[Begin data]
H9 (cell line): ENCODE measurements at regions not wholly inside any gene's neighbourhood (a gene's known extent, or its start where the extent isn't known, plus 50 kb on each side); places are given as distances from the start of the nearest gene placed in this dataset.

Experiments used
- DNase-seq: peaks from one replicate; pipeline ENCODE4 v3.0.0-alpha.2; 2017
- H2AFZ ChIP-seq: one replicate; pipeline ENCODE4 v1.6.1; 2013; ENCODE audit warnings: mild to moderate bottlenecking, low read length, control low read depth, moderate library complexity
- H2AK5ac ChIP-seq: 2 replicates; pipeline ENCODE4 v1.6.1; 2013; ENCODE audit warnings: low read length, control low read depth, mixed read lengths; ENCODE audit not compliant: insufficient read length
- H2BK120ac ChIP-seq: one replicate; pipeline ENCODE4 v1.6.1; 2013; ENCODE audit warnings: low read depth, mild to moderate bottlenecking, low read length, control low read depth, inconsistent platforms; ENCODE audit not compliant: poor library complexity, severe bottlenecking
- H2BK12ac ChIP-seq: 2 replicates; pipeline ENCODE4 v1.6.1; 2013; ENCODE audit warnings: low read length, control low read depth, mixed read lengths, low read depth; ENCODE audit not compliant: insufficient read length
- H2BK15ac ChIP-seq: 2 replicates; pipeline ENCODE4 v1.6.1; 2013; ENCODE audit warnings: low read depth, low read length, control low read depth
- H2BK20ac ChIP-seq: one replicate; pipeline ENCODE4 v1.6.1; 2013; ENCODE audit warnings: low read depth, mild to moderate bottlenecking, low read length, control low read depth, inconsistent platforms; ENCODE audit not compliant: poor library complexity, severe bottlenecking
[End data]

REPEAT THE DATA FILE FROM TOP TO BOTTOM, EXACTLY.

H9 (cell line): ENCODE measurements at regions not wholly inside any gene's neighbourhood (a gene's known extent, or its start where the extent isn't known, plus 50 kb on each side); places are given as distances from the start of the nearest gene placed in this dataset.

Experiments used
- DNase-seq: peaks from one replicate; pipeline ENCODE4 v3.0.0-alpha.2; 2017
- H2AFZ ChIP-seq: one replicate; pipeline ENCODE4 v1.6.1; 2013; ENCODE audit warnings: mild to moderate bottlenecking, low read length, control low read depth, moderate library complexity
- H2AK5ac ChIP-seq: 2 replicates; pipeline ENCODE4 v1.6.1; 2013; ENCODE audit warnings: low read length, control low read depth, mixed read lengths; ENCODE audit not compliant: insufficient read length
- H2BK120ac ChIP-seq: one replicate; pipeline ENCODE4 v1.6.1; 2013; ENCODE audit warnings: low read depth, mild to moderate bottlenecking, low read length, control low read depth, inconsistent platforms; ENCODE audit not compliant: poor library complexity, severe bottlenecking
- H2BK12ac ChIP-seq: 2 replicates; pipeline ENCODE4 v1.6.1; 2013; ENCODE audit warnings: low read length, control low read depth, mixed read lengths, low read depth; ENCODE audit not compliant: insufficient read length
- H2BK15ac ChIP-seq: 2 replicates; pipeline ENCODE4 v1.6.1; 2013; ENCODE audit warnings: low read depth, low read length, control low read depth
- H2BK20ac ChIP-seq: one replicate; pipeline ENCODE4 v1.6.1; 2013; ENCODE audit warnings: low read depth, mild to moderate bottlenecking, low read length, control low read depth, inconsistent platforms; ENCODE audit not compliant: poor library complexity, severe bottlenecking